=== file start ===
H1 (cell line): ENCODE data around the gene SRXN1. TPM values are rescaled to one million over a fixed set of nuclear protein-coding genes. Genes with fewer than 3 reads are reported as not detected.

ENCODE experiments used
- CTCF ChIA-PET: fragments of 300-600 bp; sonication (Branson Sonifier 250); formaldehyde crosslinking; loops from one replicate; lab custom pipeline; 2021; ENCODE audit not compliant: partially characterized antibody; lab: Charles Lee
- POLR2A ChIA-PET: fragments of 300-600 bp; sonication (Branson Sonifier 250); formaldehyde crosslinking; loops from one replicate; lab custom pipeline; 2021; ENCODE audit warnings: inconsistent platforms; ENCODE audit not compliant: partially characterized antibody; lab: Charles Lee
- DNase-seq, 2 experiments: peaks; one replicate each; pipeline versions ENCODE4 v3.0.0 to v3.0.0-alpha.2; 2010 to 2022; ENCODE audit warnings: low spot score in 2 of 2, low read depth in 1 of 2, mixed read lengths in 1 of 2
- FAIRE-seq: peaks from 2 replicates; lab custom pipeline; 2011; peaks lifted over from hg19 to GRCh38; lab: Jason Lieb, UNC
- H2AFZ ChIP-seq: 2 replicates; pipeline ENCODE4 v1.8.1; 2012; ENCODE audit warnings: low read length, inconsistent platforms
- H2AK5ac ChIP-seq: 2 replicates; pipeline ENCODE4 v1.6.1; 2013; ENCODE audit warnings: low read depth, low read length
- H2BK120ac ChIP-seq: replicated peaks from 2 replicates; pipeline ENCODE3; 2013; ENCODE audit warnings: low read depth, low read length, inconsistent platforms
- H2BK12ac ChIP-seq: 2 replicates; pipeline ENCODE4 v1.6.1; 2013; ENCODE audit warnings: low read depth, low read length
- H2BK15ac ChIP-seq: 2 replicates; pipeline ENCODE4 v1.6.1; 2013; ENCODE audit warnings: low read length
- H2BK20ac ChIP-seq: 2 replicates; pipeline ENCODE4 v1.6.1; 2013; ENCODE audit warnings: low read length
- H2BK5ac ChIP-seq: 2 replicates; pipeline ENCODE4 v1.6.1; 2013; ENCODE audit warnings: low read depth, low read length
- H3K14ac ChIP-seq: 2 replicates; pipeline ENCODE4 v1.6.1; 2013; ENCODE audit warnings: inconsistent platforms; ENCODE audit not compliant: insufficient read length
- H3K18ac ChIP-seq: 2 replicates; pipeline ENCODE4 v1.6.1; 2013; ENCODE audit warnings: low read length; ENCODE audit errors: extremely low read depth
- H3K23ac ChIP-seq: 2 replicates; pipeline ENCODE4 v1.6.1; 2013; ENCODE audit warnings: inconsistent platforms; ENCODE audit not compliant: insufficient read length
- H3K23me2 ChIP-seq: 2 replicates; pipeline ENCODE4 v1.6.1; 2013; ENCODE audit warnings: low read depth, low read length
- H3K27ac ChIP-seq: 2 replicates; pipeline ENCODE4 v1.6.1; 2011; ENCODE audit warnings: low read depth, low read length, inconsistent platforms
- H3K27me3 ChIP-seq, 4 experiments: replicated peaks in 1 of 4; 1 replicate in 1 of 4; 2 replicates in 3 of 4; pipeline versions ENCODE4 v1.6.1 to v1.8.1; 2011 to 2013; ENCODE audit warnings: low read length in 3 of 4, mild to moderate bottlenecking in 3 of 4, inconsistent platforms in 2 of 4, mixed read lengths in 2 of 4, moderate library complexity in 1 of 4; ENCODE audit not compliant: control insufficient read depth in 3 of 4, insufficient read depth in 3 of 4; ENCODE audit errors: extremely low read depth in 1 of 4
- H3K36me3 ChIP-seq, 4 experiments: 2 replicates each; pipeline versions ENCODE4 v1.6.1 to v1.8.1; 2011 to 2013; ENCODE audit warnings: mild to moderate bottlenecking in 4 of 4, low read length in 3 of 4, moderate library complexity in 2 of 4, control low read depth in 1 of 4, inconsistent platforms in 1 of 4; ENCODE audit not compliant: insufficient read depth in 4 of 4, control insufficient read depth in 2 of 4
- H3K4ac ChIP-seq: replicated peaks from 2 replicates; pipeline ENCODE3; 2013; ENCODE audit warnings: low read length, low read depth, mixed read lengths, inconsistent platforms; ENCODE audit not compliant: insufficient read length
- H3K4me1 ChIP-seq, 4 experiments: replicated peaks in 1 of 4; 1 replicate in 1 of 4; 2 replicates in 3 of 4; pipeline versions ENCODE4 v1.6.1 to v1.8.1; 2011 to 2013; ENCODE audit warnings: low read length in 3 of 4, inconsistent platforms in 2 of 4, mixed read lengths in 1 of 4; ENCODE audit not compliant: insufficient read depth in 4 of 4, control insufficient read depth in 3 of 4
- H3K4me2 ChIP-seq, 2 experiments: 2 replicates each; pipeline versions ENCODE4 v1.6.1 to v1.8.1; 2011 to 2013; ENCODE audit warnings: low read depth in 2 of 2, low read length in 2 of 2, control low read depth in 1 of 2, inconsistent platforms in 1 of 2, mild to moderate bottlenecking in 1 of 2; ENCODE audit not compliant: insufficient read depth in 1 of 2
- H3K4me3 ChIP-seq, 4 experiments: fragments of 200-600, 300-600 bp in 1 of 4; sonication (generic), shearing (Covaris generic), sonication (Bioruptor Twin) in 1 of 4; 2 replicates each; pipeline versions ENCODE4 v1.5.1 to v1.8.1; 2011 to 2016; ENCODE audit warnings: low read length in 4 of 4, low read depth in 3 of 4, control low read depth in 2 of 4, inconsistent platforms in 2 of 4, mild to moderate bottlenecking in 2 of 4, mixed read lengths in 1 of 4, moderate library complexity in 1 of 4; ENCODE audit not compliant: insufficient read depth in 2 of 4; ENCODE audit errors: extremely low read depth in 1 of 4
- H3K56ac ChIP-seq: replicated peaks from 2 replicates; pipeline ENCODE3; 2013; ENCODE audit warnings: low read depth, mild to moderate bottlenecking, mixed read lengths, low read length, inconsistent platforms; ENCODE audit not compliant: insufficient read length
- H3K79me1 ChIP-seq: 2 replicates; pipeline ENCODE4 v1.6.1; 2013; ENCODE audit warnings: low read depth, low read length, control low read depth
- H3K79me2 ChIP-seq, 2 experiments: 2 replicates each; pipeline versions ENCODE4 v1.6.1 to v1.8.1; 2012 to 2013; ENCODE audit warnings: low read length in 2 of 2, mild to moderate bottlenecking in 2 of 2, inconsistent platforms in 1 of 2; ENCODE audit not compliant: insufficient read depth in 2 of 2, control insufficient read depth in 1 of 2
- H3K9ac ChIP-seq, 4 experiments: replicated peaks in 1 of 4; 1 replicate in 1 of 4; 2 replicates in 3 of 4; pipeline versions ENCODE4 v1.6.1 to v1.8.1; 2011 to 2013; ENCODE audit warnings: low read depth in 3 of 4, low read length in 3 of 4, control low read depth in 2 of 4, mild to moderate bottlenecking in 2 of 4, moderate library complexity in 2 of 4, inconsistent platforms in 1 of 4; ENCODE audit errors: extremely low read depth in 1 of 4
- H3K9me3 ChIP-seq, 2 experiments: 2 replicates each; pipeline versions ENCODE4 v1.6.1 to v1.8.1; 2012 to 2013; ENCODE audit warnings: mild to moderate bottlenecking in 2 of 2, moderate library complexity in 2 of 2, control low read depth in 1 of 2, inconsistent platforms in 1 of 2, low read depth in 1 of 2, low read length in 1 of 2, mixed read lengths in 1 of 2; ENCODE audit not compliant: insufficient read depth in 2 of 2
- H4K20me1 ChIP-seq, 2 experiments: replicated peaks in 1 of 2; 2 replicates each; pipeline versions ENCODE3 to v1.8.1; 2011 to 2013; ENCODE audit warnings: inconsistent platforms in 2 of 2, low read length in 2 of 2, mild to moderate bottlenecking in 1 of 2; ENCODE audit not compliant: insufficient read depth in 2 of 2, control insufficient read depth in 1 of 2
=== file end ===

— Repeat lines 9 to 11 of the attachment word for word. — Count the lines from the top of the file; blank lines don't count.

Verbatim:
- H2BK120ac ChIP-seq: replicated peaks from 2 replicates; pipeline ENCODE3; 2013; ENCODE audit warnings: low read depth, low read length, inconsistent platforms
- H2BK12ac ChIP-seq: 2 replicates; pipeline ENCODE4 v1.6.1; 2013; ENCODE audit warnings: low read depth, low read length
- H2BK15ac ChIP-seq: 2 replicates; pipeline ENCODE4 v1.6.1; 2013; ENCODE audit warnings: low read length